11:54 GMT18 January 2021
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    Adel Abdel Bary, born in Egypt, was a senior member of the London cell of the Egyptian Islamic Jihad, which later merged with al-Qaeda. He was involved in the 1998 terror attacks on the US embassies in Kenya and Tanzania that claimed the lives of 224 people and wounded 5,000.

    Osama Bin Laden's henchman has been released from prison due to his obesity, which puts his life in danger during the coronavirus pandemic. In 2015, Adel Abdel Bary was sentenced by a US court to 25 years in jail, but was released at the end of November, because he received credit for the years he spent in jail in Britain before he was extradited to the United States.

    His lawyers asked the judge to grant mercy to the former terrorist because he was suffering from morbid obesity and asthma, which drastically increases his chances to die from COVID-19. Court records show Adel Abdel Bary, who on behalf of al-Qaeda claimed responsibility for the 1998 bombings of the US embassies in Kenya and Tanzania, weighs 230 pounds (104 kilograms).

    ​"Defendant's obesity and somewhat advanced age make COVID-19 significantly more risky to him than to the average person", US District Judge Lewis A. Kaplan wrote in granting the release.

    He was released from custody on 8 December and according to The Times returned to the United Kingdom on 10 December, where he reunited with his wife Ragaa, who reportedly lives in a $1.3 million mansion.

    Why Did Britain Accept the Terrorist?

    According to The Telegraph, the reason why Bin Laden's henchman returned to Britain is that former UK Prime Minister David Cameron struck a deal with the United States. Prior to his arrest and jail sentence Adel Abdel Bary had received political asylum in Britain in the 1990s. A unnamed source told The Telegraph that Cameron's government agreed to take Bary back, because London feared that by revoking his asylum they would breach his rights, as he can't go back to Egypt, which he fled as a political refugee.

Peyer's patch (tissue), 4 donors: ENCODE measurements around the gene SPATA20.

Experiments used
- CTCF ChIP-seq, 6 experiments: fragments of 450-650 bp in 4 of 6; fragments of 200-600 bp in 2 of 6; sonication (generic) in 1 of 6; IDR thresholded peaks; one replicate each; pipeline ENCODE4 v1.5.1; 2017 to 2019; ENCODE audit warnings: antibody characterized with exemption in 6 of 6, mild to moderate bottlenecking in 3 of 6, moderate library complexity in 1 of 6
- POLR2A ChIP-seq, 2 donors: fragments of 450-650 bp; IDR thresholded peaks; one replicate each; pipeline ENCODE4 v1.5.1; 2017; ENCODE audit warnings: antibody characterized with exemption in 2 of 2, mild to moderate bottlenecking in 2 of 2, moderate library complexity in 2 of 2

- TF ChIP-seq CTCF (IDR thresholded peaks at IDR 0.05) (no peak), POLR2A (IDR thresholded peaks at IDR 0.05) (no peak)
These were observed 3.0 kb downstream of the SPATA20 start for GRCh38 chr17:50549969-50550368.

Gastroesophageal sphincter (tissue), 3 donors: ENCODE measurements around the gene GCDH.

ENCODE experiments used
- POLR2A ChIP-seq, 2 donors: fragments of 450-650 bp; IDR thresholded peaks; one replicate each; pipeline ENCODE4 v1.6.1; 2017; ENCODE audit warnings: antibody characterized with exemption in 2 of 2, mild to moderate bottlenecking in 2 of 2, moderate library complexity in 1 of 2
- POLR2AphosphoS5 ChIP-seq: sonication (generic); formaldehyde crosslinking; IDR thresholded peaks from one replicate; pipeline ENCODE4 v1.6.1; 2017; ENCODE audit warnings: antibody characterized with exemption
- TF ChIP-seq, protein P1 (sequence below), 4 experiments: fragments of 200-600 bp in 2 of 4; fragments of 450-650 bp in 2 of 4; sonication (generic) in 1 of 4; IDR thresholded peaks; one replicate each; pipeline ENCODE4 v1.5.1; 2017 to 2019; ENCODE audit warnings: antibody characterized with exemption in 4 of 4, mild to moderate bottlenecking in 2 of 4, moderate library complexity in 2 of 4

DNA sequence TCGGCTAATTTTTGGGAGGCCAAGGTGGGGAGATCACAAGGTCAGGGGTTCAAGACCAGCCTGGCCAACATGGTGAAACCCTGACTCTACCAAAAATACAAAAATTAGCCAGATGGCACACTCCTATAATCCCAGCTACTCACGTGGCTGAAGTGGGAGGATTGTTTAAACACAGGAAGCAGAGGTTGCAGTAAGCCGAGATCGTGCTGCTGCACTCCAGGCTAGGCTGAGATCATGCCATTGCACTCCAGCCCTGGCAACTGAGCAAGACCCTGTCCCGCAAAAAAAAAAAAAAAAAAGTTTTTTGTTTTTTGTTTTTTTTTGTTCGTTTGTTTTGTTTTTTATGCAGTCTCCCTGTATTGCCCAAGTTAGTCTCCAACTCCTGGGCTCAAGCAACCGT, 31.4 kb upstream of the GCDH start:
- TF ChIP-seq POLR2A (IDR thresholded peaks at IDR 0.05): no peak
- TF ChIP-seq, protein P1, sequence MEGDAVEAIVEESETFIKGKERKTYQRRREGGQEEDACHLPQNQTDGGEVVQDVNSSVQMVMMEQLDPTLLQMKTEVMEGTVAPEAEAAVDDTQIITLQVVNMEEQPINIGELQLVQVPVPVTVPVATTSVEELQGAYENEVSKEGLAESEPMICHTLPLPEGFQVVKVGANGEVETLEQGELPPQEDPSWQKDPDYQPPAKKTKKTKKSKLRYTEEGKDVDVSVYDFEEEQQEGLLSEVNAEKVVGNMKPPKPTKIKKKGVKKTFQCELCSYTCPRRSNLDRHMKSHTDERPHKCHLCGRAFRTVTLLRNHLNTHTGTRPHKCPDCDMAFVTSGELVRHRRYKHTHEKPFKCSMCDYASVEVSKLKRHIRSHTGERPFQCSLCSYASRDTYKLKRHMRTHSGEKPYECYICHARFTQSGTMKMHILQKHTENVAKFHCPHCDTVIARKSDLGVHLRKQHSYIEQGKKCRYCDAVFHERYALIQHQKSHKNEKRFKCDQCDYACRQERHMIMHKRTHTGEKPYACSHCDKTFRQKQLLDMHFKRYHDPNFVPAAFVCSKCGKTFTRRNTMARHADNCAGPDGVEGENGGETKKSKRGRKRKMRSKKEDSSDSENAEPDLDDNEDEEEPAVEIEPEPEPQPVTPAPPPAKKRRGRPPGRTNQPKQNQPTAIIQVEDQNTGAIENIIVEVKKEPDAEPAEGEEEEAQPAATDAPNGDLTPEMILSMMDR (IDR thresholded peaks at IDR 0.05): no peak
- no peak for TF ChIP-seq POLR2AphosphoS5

The issue here is that Bary cannot go back to Egypt, where he will likely be tortured and killed as he was previously accused of plotting a terrorist attack at the Khan el-Khalili market in the capital Cairo.
    The Times said that upon his return to the United Kingdom he became a "priority" for police and security.

    An unnamed security source told The Sun that Adel Abdel Bary's return is "a huge headache" for UK Home Secretary Priti Patel. "She is intent on ridding the country of threats, but here's a notorious terrorist dumped right on her doorstep", the source told The Sun.

    The Sun also wrote, citing unnamed sources, that his return to the United Kingdom will cost the country's taxpayers tens of thousands of dollars as he will reportedly be granted security monitoring for his safety.

    Bary's release caused outrage among the relatives of victims.

    "Just serving a sentence doesn't mean that a person has been rehabilitated, doesn't mean that their core thinking has changed. This is a person who can still do harm in the world", Edith Bartley, whose father and younger brother were among the victims of terrorist attacks in which Bary was involved.

    Commenting on the terrorist's release, his lawyer R. Andrew Painter said the following:

    "After all this time, all Mr Bary wants is to enjoy a quiet life with his family".


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